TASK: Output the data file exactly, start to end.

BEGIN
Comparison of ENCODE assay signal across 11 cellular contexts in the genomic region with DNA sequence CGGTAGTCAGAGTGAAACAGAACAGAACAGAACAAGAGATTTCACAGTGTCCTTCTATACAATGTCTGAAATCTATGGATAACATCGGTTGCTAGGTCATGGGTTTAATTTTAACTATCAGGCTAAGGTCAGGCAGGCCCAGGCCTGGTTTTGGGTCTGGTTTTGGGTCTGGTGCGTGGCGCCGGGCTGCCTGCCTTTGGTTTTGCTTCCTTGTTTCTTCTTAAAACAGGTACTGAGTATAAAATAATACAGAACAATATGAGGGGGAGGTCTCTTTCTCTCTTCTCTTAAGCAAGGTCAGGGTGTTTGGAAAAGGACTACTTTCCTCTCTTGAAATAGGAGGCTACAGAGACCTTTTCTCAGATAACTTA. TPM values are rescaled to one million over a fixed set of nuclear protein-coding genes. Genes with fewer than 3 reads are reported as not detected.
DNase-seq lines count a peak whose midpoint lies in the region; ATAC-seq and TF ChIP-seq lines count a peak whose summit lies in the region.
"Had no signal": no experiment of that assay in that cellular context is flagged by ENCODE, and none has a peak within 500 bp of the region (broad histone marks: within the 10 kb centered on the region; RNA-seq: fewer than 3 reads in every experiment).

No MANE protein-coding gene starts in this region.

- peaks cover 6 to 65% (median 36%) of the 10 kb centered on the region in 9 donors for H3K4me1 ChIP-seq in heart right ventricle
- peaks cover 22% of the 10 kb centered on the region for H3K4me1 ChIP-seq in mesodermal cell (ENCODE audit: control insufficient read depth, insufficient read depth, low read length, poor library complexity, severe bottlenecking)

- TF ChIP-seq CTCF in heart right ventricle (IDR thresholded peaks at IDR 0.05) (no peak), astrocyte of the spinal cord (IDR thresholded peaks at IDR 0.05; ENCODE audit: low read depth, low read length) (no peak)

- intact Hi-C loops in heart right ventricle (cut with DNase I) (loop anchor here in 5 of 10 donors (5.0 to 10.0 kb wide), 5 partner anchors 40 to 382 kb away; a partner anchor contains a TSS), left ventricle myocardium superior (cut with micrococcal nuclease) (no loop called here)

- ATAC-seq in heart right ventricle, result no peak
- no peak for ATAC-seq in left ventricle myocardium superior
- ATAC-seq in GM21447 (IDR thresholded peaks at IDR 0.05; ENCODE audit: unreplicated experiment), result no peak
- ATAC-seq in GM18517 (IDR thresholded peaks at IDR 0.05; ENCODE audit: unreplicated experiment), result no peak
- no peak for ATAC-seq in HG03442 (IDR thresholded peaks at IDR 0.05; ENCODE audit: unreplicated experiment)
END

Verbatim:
Comparison of ENCODE assay signal across 11 cellular contexts in the genomic region with DNA sequence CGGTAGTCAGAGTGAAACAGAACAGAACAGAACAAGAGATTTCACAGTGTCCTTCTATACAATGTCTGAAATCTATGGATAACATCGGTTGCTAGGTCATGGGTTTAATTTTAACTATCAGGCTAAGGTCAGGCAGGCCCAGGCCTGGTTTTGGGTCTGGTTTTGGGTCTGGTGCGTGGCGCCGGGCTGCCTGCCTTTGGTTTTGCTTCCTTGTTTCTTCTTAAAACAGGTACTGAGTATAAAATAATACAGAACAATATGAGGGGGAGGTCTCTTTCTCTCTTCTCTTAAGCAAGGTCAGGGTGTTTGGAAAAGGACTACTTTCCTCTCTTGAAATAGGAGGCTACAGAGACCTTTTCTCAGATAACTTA. TPM values are rescaled to one million over a fixed set of nuclear protein-coding genes. Genes with fewer than 3 reads are reported as not detected.
DNase-seq lines count a peak whose midpoint lies in the region; ATAC-seq and TF ChIP-seq lines count a peak whose summit lies in the region.
"Had no signal": no experiment of that assay in that cellular context is flagged by ENCODE, and none has a peak within 500 bp of the region (broad histone marks: within the 10 kb centered on the region; RNA-seq: fewer than 3 reads in every experiment).

No MANE protein-coding gene starts in this region.

- peaks cover 6 to 65% (median 36%) of the 10 kb centered on the region in 9 donors for H3K4me1 ChIP-seq in heart right ventricle
- peaks cover 22% of the 10 kb centered on the region for H3K4me1 ChIP-seq in mesodermal cell (ENCODE audit: control insufficient read depth, insufficient read depth, low read length, poor library complexity, severe bottlenecking)

- TF ChIP-seq CTCF in heart right ventricle (IDR thresholded peaks at IDR 0.05) (no peak), astrocyte of the spinal cord (IDR thresholded peaks at IDR 0.05; ENCODE audit: low read depth, low read length) (no peak)

- intact Hi-C loops in heart right ventricle (cut with DNase I) (loop anchor here in 5 of 10 donors (5.0 to 10.0 kb wide), 5 partner anchors 40 to 382 kb away; a partner anchor contains a TSS), left ventricle myocardium superior (cut with micrococcal nuclease) (no loop called here)

- ATAC-seq in heart right ventricle, result no peak
- no peak for ATAC-seq in left ventricle myocardium superior
- ATAC-seq in GM21447 (IDR thresholded peaks at IDR 0.05; ENCODE audit: unreplicated experiment), result no peak
- ATAC-seq in GM18517 (IDR thresholded peaks at IDR 0.05; ENCODE audit: unreplicated experiment), result no peak
- no peak for ATAC-seq in HG03442 (IDR thresholded peaks at IDR 0.05; ENCODE audit: unreplicated experiment)